Monday, May 23, 2016


  I read this piece from an essay on "Compensation" by Emerson that intrigued me. I think you'll find it interesting.

  Dualism and compensation underlies the nature and condition of man.
Every excess causes a defect; every defect an excess.
Every sweet has its sour; every evil its good.
Every faculty which is a receiver of pleasure, has an equal penalty put on its abuse. 
For every grain of wit there is a grain of folly.
For everything you have missed, you have gained something else; and for every thing you gain, you lose something else.
If riches increase, they are increased that use them.
If the gatherer gathers too much, Nature takes out of the man what she puts into his chest; swells the estate, but kills the owner.
There is always some leveling circumstance that puts down the overbearing, the strong, and the rich. Is a man too strong and fierce for society and by temper and position a bad citizen, a morose ruffian, with a dash of the pirate in him? Nature sends him a troop of pretty sons and daughters who are getting along in the dame's classes at the village school, and love and fear for them smooth’s his grim scowl to courtesy. Nature takes the boar out and puts the lamb in and keeps her balance true.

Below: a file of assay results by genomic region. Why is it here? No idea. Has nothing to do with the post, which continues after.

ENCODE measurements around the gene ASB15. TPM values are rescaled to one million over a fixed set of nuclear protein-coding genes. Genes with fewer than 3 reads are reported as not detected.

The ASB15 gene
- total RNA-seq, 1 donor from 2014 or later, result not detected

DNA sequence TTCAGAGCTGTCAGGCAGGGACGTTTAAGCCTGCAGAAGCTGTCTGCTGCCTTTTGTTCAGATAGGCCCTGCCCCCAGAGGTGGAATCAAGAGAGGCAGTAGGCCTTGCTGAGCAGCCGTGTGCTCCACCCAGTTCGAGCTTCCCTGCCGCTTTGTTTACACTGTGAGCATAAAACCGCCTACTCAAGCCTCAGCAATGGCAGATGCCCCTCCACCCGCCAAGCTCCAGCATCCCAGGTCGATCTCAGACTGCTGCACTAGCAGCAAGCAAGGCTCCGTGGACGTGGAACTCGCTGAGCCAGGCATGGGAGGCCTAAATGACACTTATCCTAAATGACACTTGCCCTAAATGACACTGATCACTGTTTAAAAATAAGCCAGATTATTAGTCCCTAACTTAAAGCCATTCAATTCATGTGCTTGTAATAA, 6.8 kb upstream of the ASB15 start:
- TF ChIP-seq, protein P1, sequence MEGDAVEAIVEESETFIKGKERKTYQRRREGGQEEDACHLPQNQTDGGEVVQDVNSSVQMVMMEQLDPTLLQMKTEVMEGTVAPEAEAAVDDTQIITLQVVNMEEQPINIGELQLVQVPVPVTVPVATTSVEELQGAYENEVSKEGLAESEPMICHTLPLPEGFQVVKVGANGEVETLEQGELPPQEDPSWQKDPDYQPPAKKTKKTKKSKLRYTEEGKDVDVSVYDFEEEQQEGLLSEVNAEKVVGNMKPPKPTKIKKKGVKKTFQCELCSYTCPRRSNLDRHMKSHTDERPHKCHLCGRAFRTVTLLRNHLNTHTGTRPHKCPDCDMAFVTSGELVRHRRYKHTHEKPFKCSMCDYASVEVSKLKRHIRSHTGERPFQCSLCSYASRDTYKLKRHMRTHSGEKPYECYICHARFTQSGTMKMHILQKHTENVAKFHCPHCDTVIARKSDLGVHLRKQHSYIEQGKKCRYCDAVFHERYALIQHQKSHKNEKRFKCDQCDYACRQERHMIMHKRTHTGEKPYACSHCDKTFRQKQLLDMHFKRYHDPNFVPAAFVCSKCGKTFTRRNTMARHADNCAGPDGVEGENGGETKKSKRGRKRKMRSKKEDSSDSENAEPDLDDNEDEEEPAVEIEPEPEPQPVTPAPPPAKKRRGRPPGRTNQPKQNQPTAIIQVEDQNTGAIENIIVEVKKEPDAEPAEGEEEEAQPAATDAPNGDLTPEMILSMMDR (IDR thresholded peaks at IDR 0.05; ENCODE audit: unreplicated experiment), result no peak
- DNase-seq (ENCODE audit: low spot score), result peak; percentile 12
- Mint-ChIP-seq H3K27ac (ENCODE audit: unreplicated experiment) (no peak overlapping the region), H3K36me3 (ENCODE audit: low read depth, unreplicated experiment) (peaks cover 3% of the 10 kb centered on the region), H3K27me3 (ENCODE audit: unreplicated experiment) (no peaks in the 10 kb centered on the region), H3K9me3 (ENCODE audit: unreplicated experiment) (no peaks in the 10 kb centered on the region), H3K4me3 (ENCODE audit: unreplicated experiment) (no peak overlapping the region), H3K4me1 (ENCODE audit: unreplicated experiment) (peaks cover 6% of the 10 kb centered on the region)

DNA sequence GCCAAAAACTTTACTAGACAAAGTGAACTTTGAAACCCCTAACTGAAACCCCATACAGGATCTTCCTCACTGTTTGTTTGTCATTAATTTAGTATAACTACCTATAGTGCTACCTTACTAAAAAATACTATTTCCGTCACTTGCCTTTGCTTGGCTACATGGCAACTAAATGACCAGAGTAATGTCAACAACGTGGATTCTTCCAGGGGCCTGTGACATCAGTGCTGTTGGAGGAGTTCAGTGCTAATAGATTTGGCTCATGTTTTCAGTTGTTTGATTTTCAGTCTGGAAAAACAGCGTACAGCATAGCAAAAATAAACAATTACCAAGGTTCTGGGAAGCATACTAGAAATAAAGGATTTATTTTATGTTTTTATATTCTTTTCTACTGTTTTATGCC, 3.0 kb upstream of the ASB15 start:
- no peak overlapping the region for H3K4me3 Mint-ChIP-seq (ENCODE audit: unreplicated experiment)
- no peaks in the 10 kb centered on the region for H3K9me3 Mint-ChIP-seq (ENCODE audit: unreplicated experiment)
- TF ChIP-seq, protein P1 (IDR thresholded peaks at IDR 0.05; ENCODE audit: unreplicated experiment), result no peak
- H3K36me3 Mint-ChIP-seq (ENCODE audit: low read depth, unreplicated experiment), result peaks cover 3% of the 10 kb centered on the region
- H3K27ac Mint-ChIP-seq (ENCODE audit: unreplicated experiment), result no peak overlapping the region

The farmer imagines that power and position are fine things. But the President has paid dearly for his White House. It has commonly cost him all his peace, and the best of his manly attributes. R. W. Emerson

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